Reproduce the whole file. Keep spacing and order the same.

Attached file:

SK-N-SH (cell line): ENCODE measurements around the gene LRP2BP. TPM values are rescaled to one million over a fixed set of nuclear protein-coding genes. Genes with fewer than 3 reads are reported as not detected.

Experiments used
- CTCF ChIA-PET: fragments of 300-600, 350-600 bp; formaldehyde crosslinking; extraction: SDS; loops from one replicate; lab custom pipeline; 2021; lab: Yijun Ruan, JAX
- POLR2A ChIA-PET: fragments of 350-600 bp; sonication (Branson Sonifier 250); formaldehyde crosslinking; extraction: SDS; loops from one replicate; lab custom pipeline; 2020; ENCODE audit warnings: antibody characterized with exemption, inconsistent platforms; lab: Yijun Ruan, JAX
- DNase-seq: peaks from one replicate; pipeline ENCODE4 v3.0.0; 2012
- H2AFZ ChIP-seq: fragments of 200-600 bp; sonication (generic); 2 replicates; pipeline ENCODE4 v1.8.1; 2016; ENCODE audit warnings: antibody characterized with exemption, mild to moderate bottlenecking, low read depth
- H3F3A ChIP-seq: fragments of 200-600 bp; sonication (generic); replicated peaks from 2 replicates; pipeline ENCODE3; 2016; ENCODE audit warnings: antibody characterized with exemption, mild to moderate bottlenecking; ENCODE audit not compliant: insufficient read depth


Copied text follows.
SK-N-SH (cell line): ENCODE measurements around the gene LRP2BP. TPM values are rescaled to one million over a fixed set of nuclear protein-coding genes. Genes with fewer than 3 reads are reported as not detected.

Experiments used
- CTCF ChIA-PET: fragments of 300-600, 350-600 bp; formaldehyde crosslinking; extraction: SDS; loops from one replicate; lab custom pipeline; 2021; lab: Yijun Ruan, JAX
- POLR2A ChIA-PET: fragments of 350-600 bp; sonication (Branson Sonifier 250); formaldehyde crosslinking; extraction: SDS; loops from one replicate; lab custom pipeline; 2020; ENCODE audit warnings: antibody characterized with exemption, inconsistent platforms; lab: Yijun Ruan, JAX
- DNase-seq: peaks from one replicate; pipeline ENCODE4 v3.0.0; 2012
- H2AFZ ChIP-seq: fragments of 200-600 bp; sonication (generic); 2 replicates; pipeline ENCODE4 v1.8.1; 2016; ENCODE audit warnings: antibody characterized with exemption, mild to moderate bottlenecking, low read depth
- H3F3A ChIP-seq: fragments of 200-600 bp; sonication (generic); replicated peaks from 2 replicates; pipeline ENCODE3; 2016; ENCODE audit warnings: antibody characterized with exemption, mild to moderate bottlenecking; ENCODE audit not compliant: insufficient read depth